“There was always something better to do with what was left of my energy than go to the gym,” says Kay, an account director for a telecomcompany. “After months of not feeling myself, it was the most fantastic feeling to claim my body back.”

Kay is far from a one-off success story. David’s sessions tackle the body as whole and, after nine months of carrying an ever-increasing weight around, set about restoring the balance. For 33-year-old Claire Harrison, a recruitment consultant who had four children in three years, the food programme was a breeze. “Before I started training it was always so much easier to reach for the biscuit tin rather than a banana,” she says. “But when you start to feel good about your self, you just don’t feel like eating rubbish.” Within 12 weeks of giving birth to her fourth child, Claire had returned to late twenties shape and was pushing the kids round the park without feeling like her heart was about to pop out. “I never thought I’d actually enjoy going to the gym, but now I love it.”


1. “Don’t worry about your bum getting bigger than your belly during your pregnancy. While you are pregnant you should only be doing exercise that your body was used to prior to becoming pregnant. Don’t start anything new.”

2. “But if you can’t bear doing nothing, try pre-natal yoga, swimming and brisk walks in the park. The object is to give your baby lots of oxygen-rich blood to feed the pregnancy.”

3. “Don’t start working out too early. Give your body time to recover from the strains of the birth and always get the go-ahead from your doctor before you start.”

4. “Take special care with your abdominal exercises – don’t expect to carry a load for nine months and then suddenly develop a six pack in nine minutes.”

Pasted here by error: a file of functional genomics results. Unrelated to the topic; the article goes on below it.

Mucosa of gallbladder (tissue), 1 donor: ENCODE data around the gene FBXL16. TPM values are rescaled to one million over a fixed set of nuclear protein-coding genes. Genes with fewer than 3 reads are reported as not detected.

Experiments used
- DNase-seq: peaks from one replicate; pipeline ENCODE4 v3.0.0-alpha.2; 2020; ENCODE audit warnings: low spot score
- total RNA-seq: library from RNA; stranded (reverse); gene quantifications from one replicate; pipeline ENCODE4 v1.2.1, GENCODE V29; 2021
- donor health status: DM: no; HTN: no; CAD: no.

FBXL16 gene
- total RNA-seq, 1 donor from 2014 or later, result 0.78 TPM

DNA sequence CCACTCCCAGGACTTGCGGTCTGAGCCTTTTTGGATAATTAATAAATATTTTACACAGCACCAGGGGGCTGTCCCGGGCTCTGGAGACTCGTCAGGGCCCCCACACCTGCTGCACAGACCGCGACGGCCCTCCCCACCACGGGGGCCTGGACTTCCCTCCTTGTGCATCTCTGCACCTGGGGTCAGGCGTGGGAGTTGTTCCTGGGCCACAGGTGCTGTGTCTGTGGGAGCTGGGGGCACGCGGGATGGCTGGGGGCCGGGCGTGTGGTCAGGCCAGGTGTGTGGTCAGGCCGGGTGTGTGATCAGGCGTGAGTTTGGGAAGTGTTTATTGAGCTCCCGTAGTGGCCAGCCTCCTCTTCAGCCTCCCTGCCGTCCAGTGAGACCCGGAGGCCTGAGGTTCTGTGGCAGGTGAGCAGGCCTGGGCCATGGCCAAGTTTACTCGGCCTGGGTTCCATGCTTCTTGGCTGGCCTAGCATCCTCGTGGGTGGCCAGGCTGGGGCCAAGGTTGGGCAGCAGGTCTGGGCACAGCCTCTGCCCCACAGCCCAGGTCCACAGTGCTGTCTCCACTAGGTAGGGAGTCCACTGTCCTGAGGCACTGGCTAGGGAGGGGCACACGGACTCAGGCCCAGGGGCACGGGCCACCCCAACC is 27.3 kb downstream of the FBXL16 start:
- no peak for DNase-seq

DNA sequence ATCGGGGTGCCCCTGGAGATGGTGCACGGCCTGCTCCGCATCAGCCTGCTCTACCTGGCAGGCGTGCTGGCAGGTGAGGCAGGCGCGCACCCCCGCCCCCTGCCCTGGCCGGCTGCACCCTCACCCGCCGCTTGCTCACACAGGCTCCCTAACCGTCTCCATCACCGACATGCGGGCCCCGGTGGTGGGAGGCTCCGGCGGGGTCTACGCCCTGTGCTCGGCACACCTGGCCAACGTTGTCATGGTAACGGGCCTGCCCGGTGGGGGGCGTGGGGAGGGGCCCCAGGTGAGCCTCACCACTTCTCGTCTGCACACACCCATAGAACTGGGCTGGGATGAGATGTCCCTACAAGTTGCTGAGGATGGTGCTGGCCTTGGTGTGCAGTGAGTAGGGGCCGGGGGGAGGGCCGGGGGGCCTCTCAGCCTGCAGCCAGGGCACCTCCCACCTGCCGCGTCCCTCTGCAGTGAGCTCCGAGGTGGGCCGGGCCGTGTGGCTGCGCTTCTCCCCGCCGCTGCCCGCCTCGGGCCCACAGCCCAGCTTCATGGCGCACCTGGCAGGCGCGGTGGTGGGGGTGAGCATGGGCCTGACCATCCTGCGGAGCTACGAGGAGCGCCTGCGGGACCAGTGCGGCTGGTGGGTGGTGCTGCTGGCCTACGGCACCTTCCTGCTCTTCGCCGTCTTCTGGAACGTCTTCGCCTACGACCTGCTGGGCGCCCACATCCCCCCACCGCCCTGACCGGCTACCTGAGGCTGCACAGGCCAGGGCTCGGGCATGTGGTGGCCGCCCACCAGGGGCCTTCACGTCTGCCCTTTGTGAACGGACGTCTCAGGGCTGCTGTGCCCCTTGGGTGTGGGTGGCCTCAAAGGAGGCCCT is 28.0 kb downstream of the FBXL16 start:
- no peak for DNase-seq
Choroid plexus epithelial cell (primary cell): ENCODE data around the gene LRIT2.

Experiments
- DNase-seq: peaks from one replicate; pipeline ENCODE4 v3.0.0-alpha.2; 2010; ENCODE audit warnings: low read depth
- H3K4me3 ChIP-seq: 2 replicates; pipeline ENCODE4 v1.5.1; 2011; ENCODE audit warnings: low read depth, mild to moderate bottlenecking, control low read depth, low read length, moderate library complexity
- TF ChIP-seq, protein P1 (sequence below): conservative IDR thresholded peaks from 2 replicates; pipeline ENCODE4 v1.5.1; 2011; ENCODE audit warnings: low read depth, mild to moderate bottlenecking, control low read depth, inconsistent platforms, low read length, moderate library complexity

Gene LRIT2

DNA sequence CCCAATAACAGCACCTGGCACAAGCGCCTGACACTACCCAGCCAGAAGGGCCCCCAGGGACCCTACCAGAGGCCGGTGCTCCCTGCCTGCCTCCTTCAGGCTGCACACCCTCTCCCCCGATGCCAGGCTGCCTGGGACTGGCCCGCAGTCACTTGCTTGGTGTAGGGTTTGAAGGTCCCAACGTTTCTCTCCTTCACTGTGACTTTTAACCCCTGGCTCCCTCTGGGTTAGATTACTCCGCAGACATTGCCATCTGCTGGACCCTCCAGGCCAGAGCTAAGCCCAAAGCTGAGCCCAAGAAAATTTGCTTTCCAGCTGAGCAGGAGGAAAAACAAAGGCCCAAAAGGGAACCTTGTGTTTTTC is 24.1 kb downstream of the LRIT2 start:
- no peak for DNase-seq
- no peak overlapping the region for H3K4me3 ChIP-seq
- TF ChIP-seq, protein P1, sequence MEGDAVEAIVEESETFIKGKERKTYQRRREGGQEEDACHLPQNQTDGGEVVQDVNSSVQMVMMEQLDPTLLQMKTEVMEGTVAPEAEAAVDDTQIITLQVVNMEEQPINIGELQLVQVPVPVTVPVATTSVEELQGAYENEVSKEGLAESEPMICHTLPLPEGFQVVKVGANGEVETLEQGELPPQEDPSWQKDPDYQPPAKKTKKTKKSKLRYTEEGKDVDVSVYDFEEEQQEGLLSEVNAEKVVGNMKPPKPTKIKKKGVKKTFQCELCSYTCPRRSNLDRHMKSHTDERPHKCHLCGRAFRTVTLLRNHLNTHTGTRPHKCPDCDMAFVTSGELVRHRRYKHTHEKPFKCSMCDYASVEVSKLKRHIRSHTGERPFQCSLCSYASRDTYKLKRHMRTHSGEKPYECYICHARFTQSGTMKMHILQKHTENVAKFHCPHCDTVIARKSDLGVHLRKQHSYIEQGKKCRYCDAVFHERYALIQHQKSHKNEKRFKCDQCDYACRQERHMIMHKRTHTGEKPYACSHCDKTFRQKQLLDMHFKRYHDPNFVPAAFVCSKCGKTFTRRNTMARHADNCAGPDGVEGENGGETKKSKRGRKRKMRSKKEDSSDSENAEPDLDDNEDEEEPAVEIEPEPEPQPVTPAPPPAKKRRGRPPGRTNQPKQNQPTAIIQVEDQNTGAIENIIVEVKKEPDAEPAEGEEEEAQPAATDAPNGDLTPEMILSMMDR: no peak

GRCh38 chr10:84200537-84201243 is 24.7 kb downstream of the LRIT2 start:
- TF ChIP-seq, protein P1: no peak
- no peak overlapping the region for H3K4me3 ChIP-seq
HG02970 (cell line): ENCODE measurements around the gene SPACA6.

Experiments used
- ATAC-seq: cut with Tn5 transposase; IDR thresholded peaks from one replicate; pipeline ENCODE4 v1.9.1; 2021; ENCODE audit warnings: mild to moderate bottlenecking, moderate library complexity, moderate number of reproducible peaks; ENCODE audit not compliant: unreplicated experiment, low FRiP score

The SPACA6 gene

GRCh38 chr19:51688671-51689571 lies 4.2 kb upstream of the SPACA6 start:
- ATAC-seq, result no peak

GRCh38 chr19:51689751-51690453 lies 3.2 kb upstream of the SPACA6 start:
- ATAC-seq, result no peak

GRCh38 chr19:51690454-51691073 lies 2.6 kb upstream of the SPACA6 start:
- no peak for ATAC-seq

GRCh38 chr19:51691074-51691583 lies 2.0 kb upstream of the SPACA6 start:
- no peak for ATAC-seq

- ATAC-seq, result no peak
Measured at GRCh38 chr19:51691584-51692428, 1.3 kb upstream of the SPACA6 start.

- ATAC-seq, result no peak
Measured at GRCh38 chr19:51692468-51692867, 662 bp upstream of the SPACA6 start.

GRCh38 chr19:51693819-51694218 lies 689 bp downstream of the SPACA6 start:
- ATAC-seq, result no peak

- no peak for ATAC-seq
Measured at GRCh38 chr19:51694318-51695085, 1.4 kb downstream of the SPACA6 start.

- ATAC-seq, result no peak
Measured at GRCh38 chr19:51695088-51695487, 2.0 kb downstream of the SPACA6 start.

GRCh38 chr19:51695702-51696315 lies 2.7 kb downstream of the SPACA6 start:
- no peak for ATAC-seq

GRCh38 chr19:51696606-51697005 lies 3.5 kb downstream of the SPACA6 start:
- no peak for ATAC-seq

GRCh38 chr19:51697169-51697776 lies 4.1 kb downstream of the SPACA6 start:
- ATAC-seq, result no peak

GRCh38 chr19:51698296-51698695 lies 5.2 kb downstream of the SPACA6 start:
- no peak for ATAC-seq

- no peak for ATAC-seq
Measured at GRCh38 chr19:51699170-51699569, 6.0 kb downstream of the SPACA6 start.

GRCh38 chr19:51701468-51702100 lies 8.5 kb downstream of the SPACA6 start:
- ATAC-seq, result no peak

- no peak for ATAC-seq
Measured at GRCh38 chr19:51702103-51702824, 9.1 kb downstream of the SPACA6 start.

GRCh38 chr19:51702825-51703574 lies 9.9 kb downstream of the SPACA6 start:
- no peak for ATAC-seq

5. “If you are breastfeeding make sure you are on a fully balanced nutritional plan. What you eat is what your baby eats ie you miss out and the child misses out and that’s isn’t a good start.”


Emma Hall, 32, is the proud mother of three year old Holly and nine month old Hamish. She put on two stone during her pregnancy and she’d still like to lose half a stone off her hips and thighs. David Marshall spent an afternoon putting her through her paces.

1. Prayers (tones your abdominal muscles) Lie on your back with knees bent, feet flat on the floor, 5 inches more than hip width apart. With palms together, reach forward between your thighs. Sllowly curl forward 5 inches and slowly uncurl without allowing the top of your back to touch the floor. Repeat five times, building up to 20.

2. Spinal twist (massages the spine, tones lower stomach, bottom and thighs). Lie on your back with arms out at shoulder height, palms up. Your knees should be bent and your feet should be about 5 inches apart. Holding your breath, turn your head to the right and your knees, feet and hips to the left. Then turn head and feet in opposite direction. Let knees fall as far as your comfortable. Repeat as many times in one breath as you can. 3. Abdominal curls Lie on your back with your legs in the air at 90 degrees. Put your arms out to the side. Rock your legs back towards your head while lifting your bum off the floor. Keep it a fluid movement. Repeat five times building up to 20.

A one-on-one session with David at his secluded Primrose Hill studio in London may set you back a wallet-reducing £80, thousands have enjoyed results like Claire with his DIY gym kit. It has proved so consistently successful, Private Health Company PPP are now recommending it to clients.